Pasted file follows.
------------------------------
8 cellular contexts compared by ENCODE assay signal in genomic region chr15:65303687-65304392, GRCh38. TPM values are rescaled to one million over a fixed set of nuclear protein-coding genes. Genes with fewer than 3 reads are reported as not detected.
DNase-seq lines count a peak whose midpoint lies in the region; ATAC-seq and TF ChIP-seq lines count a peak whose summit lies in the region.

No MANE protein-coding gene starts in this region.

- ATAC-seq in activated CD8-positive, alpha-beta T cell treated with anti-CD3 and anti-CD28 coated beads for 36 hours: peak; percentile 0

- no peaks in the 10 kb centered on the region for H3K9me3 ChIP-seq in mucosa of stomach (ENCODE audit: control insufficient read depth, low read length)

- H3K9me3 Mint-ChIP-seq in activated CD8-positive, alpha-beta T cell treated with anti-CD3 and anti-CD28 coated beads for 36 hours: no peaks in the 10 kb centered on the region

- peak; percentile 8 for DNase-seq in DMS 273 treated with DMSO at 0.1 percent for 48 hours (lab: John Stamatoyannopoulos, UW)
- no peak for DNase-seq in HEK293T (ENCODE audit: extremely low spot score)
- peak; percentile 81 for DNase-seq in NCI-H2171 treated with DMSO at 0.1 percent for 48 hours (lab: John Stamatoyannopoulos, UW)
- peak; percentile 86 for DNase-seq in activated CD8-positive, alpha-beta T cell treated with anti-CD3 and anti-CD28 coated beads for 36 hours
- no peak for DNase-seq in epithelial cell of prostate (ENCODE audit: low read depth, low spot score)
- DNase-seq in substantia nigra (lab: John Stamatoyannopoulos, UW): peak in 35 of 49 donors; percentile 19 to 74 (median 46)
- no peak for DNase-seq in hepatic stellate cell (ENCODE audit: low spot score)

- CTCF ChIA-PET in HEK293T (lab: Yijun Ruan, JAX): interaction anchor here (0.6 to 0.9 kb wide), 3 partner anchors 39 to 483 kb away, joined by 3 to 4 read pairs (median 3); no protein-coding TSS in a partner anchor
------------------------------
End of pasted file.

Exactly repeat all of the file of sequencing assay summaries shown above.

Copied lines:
8 cellular contexts compared by ENCODE assay signal in genomic region chr15:65303687-65304392, GRCh38. TPM values are rescaled to one million over a fixed set of nuclear protein-coding genes. Genes with fewer than 3 reads are reported as not detected.
DNase-seq lines count a peak whose midpoint lies in the region; ATAC-seq and TF ChIP-seq lines count a peak whose summit lies in the region.

No MANE protein-coding gene starts in this region.

- ATAC-seq in activated CD8-positive, alpha-beta T cell treated with anti-CD3 and anti-CD28 coated beads for 36 hours: peak; percentile 0

- no peaks in the 10 kb centered on the region for H3K9me3 ChIP-seq in mucosa of stomach (ENCODE audit: control insufficient read depth, low read length)

- H3K9me3 Mint-ChIP-seq in activated CD8-positive, alpha-beta T cell treated with anti-CD3 and anti-CD28 coated beads for 36 hours: no peaks in the 10 kb centered on the region

- peak; percentile 8 for DNase-seq in DMS 273 treated with DMSO at 0.1 percent for 48 hours (lab: John Stamatoyannopoulos, UW)
- no peak for DNase-seq in HEK293T (ENCODE audit: extremely low spot score)
- peak; percentile 81 for DNase-seq in NCI-H2171 treated with DMSO at 0.1 percent for 48 hours (lab: John Stamatoyannopoulos, UW)
- peak; percentile 86 for DNase-seq in activated CD8-positive, alpha-beta T cell treated with anti-CD3 and anti-CD28 coated beads for 36 hours
- no peak for DNase-seq in epithelial cell of prostate (ENCODE audit: low read depth, low spot score)
- DNase-seq in substantia nigra (lab: John Stamatoyannopoulos, UW): peak in 35 of 49 donors; percentile 19 to 74 (median 46)
- no peak for DNase-seq in hepatic stellate cell (ENCODE audit: low spot score)

- CTCF ChIA-PET in HEK293T (lab: Yijun Ruan, JAX): interaction anchor here (0.6 to 0.9 kb wide), 3 partner anchors 39 to 483 kb away, joined by 3 to 4 read pairs (median 3); no protein-coding TSS in a partner anchor